Last updated on August 21st, 2019 at 12:03 pm
Use the Cricut Maker Engraving Tool to expand the list of materials you can work with—metal, leather, acetate, and more! Here’s everything you need to know about using the Engraving Tool, plus a Cricut Design Space project using it!
It’s time to take a look at one of the new Cricut Maker tools! Last week I covered the Debossing Tool, and today I’m sharing my first project with the Engraving Tool.
Want to know about all the tools I’ve written about? Check out these other Cricut Maker tool posts:
What is the Cricut Engraving Tool?
The Cricut Engraving Tool (also called the Engraving Tip) is designed to inscribe into your material (like metal or acetate) and create an etched, permanent imprint. It does this using a tiny metal point which is pressed into your material.
The Engraving Tip has a “41” engraved on it, to help differentiate it from the other Maker tools.
Engraving can be done on many materials and allows you to be even more creative with your Cricut!
What Cricut Machines Work with the Engraving Tool
The Engraving Tool was designed specifically for the adaptive tool system of the Cricut Maker (meaning it has that gear on top) with the QuickSwap Housing—it won’t work in the Explore machines. Check out my Cricut Explore vs. Cricut Maker comparison post.
What is the QuickSwap Housing?
To use the Cricut Engraving Tool, you will need the QuickSwap Housing. This is the housing for the tip—the part of the tool with the gear and plunger at the top that allows you to swap out different tools.
You can buy the Engraving Tool including the housing, or you can buy just the tip. If you already have a tool that has the QuickSwap Housing from another tool, like the Scoring Wheel, you do not need to buy a second housing (yay!—these tools aren’t cheap!). See below for places to buy.
How Do I Make an Engraving Line in Design Space?
Along with the new tool, Cricut made an update to Design Space so you can change any shape or line into an engraving line. For the project below, I used a writing font (see here to learn about Cricut fonts) and then changed it to an engrave using the dropdown Linetype menu at the top of Design Space.
What Materials Can I Engrave?
Cricut has qualified a list of materials that they say can be engraved with the Engraving Tool. These will show up as your materials when selecting the Engraving Tool in the Make Screen before you make your project:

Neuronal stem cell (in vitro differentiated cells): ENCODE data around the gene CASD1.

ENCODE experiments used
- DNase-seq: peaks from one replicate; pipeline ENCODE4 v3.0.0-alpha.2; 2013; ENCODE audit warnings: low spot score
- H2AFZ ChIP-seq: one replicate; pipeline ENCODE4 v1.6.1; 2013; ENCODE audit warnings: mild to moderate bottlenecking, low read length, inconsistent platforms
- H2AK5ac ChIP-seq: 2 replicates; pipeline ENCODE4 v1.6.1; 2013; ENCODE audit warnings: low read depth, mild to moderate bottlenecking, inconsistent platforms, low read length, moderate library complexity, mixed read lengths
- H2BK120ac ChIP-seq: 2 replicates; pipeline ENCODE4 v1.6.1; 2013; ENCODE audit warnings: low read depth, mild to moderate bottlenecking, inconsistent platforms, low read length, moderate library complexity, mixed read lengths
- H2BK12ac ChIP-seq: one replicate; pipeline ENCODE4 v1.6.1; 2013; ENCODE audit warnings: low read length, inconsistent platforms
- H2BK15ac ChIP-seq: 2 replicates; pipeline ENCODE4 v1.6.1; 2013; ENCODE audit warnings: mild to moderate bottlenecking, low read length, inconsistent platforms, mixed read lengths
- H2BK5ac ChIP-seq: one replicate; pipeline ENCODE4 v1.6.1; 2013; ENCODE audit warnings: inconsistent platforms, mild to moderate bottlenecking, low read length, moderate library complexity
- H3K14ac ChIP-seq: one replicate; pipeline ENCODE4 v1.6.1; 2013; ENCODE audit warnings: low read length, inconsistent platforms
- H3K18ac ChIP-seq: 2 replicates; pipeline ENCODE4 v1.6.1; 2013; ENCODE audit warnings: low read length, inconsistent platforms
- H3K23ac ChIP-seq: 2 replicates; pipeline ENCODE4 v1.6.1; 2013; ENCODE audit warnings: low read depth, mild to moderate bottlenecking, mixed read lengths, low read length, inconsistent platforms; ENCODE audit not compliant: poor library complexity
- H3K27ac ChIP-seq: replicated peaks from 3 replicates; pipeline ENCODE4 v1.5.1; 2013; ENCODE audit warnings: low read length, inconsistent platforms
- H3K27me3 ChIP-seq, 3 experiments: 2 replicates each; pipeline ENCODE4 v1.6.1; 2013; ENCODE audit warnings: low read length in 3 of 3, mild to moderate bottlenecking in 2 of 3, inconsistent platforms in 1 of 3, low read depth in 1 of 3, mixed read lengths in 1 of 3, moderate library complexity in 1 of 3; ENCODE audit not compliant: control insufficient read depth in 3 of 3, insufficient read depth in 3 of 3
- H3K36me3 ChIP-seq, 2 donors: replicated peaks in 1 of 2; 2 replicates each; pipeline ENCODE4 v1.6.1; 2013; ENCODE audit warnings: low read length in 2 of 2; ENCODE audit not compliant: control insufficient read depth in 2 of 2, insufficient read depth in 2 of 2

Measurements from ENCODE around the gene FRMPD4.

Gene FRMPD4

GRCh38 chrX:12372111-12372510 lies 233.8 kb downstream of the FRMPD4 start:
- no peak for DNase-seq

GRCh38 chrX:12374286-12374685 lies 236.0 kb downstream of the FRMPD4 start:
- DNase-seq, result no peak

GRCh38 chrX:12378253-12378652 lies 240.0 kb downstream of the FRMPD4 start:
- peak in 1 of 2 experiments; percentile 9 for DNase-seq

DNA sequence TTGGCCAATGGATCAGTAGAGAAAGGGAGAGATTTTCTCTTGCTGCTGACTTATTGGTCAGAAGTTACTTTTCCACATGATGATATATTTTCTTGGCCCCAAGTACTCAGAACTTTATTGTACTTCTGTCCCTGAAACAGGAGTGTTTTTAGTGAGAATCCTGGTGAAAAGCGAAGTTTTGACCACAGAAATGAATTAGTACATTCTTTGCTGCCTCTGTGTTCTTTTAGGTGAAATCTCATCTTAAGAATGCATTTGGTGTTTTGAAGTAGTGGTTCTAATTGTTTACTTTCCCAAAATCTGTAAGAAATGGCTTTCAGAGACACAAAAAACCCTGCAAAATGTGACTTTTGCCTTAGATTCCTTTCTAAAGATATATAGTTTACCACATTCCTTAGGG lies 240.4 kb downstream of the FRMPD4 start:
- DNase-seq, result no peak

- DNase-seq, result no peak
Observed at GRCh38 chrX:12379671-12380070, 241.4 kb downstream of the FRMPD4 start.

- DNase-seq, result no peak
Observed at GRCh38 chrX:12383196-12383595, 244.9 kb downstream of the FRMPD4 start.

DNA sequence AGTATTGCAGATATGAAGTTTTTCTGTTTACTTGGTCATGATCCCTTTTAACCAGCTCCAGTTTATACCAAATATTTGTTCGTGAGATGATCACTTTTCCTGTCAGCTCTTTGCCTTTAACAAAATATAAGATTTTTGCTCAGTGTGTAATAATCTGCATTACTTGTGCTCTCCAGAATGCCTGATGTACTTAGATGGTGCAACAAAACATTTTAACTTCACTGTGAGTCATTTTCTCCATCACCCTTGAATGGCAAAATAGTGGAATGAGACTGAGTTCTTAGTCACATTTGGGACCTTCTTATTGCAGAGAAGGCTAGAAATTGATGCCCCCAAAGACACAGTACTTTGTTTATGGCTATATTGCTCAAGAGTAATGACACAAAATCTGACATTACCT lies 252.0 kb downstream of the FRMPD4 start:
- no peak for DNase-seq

- Acetate & Foil Acetate
- Aluminum, 0.5mm sheets
- Copper, 40-gauge sheets
- Faux Leather
- Foil Holographic Kraft Board
- Foil Poster Board
- Garment Leather
- Genuine Leather
- Glitter Cardstock
- Heavy Watercolor Paper
- Kraft Board
- Metallic Leather
- Metallic Poster Board
- Shimmer Paper
- Sparkle Paper
- Tooling Leather, 2-3oz, 4-5oz, 6-7oz
- Vinyl Record
That being said…there are other materials out there to test! I used 14-gauge ImpressArt metal bracelets for my project (selecting the Aluminum setting) and it worked. Because this tool is so new, I haven’t had the chance to test it with a wide variety of materials—it’s definitely a good tool to use when experimenting!
Note that Cricut does not intend the Engraving Tool to be used with glass.
Make an Engraved Metal Bracelet!
Create Your Image in Design Space
Head over to Design Space, where I have the file already set up for you! You can, of course, make the bracelet say anything you’d like. Make sure to hit “attach” if you make any changes, so that all of your words stay together.
In the Prepare Screen, move your image so that it will be centered on your blank. For this bracelet, I have found that centering it on the 1″ line vertically and the 4″ line horizontally gives me the best chance at getting my blank in the right place (you could also use SnapMat for this if you use Design Space on your iPhone. I prefer desktop, so this is my method).
Prepare Your Blank
Place your blank on your mat in the same place as your image in Design Space. I’ve done this a few times now, and I know my Cricut cuts a little higher on the mat than it looks in the preview screen. So I placed my blank slightly higher on the mat, vs. centered right on that 1″ line. You may need to experiment a bit. You can always have it draw your image on paper “bracelet” first so you can see if it’s centered or not.
Then tape down the edges of the blank to help secure it to the mat. I haven’t had problems with my engraving project moving around.
Place your mat in your machine and select Aluminum as your material. Insert the Engraving Tool into your machine and press the blinking C to cut!
Clean Up Your Bracelet
Once your bracelet is done, handle it carefully—sometimes it can be hot to the touch where it engraved, or sharp where small metal fragments have come loose. Use a lint roller or a cloth to remove any tiny bits of metal that may have come up in the engraving process.
Darken Your Engraving
For engraved metal projects, I’ve used both some plain black craft paint and the ImpressArt antique stamp enamel marker to help make the engraving stand out more. Just rub a bit of paint or ink across your impression and then wipe off the excess—this creates a darker look to the actual engraving.
Shape Your Bracelet
Use the ImpressArt bracelet bending tool to shape your bracelet, and you’re done!
Where Can I Buy the Cricut Engraving Tool?
Check the following stores to buy:
- Cricut.com: Tool with Housing / Engraving Tip Only
- HSN: Tool with Housing / Engraving Tip Only
- Amazon: Tool with Housing / Engraving Tip Only